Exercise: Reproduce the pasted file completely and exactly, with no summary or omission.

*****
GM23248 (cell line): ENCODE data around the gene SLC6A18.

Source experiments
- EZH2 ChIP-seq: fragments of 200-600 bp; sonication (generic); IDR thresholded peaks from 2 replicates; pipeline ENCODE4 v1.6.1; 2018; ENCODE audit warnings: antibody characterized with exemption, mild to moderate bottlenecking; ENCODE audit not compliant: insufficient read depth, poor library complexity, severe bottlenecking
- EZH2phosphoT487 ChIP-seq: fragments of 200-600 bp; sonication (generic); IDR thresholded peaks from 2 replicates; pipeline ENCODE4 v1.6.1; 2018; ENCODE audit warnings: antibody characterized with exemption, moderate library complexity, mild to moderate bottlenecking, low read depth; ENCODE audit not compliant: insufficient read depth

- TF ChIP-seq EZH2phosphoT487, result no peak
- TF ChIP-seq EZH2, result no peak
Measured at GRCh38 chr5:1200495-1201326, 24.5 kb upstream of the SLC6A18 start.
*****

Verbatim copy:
GM23248 (cell line): ENCODE data around the gene SLC6A18.

Source experiments
- EZH2 ChIP-seq: fragments of 200-600 bp; sonication (generic); IDR thresholded peaks from 2 replicates; pipeline ENCODE4 v1.6.1; 2018; ENCODE audit warnings: antibody characterized with exemption, mild to moderate bottlenecking; ENCODE audit not compliant: insufficient read depth, poor library complexity, severe bottlenecking
- EZH2phosphoT487 ChIP-seq: fragments of 200-600 bp; sonication (generic); IDR thresholded peaks from 2 replicates; pipeline ENCODE4 v1.6.1; 2018; ENCODE audit warnings: antibody characterized with exemption, moderate library complexity, mild to moderate bottlenecking, low read depth; ENCODE audit not compliant: insufficient read depth

- TF ChIP-seq EZH2phosphoT487, result no peak
- TF ChIP-seq EZH2, result no peak
Measured at GRCh38 chr5:1200495-1201326, 24.5 kb upstream of the SLC6A18 start.